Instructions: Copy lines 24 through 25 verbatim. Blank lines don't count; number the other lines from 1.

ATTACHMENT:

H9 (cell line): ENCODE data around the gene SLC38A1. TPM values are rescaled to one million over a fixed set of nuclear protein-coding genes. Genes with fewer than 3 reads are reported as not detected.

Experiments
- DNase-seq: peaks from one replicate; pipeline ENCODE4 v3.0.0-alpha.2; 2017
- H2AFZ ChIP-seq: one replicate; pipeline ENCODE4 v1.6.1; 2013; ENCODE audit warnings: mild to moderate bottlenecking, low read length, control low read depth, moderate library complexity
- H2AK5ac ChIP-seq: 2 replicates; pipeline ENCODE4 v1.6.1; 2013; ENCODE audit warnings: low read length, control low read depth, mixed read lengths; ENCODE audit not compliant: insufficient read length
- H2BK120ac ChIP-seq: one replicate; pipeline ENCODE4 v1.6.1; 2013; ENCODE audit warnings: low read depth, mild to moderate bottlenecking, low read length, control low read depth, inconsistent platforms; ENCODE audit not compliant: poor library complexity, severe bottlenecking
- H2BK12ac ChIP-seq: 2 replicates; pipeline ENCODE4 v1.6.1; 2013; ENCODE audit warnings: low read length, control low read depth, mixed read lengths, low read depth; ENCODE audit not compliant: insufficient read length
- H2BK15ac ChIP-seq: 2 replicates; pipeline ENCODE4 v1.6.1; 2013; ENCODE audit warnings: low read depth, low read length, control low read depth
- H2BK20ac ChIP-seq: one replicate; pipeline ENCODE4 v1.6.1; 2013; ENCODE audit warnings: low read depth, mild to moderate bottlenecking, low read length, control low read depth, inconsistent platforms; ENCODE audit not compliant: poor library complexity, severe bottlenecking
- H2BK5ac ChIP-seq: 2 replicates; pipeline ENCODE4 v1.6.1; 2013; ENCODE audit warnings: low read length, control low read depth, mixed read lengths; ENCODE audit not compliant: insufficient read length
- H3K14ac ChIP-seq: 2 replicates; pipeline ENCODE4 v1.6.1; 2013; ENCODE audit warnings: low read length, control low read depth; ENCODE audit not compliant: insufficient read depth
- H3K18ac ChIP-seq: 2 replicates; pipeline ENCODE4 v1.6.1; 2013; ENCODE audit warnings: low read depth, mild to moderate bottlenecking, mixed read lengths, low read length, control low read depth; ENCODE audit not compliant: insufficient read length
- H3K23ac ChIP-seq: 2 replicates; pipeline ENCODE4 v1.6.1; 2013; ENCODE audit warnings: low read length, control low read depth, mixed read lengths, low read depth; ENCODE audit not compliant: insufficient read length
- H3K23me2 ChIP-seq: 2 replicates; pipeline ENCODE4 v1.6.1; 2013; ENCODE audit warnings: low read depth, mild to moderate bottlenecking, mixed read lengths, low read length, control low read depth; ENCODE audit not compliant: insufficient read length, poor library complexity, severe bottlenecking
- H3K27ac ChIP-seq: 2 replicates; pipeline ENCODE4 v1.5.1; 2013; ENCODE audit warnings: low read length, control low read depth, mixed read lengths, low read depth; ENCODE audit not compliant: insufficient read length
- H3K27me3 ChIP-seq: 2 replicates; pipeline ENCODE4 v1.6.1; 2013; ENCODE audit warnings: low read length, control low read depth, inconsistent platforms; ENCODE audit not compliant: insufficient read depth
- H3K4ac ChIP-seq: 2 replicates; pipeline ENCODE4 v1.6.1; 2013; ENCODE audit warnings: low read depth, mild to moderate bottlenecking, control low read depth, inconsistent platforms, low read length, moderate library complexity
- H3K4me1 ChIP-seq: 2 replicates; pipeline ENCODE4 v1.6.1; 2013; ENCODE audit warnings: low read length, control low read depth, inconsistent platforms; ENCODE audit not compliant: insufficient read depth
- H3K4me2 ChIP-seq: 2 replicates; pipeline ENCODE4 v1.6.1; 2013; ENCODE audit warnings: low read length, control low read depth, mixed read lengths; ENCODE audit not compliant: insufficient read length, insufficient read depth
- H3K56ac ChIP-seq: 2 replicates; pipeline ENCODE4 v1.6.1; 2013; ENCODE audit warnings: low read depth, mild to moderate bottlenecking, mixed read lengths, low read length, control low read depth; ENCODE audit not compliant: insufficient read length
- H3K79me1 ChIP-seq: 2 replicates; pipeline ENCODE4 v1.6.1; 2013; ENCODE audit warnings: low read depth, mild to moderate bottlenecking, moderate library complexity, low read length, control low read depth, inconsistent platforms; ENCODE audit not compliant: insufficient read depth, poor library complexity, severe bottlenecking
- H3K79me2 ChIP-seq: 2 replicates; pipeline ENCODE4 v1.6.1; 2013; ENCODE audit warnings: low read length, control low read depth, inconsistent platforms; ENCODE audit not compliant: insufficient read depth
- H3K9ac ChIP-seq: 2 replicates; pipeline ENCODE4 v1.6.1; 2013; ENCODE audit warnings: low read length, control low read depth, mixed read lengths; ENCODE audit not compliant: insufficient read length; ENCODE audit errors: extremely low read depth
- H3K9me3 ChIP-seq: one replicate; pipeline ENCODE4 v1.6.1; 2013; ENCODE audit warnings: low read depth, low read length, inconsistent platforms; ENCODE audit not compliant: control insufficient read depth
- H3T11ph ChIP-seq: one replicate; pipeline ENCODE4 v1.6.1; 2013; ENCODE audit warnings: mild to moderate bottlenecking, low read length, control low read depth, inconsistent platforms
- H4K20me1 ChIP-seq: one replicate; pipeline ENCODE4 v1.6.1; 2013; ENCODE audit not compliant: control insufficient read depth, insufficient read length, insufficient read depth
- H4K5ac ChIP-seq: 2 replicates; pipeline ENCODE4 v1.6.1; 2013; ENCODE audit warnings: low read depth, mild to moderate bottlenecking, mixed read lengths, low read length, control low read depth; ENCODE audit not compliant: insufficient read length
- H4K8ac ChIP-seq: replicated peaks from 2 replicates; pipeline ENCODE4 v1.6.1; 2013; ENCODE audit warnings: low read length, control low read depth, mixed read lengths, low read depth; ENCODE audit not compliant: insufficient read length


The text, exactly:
- H3K9me3 ChIP-seq: one replicate; pipeline ENCODE4 v1.6.1; 2013; ENCODE audit warnings: low read depth, low read length, inconsistent platforms; ENCODE audit not compliant: control insufficient read depth
- H3T11ph ChIP-seq: one replicate; pipeline ENCODE4 v1.6.1; 2013; ENCODE audit warnings: mild to moderate bottlenecking, low read length, control low read depth, inconsistent platforms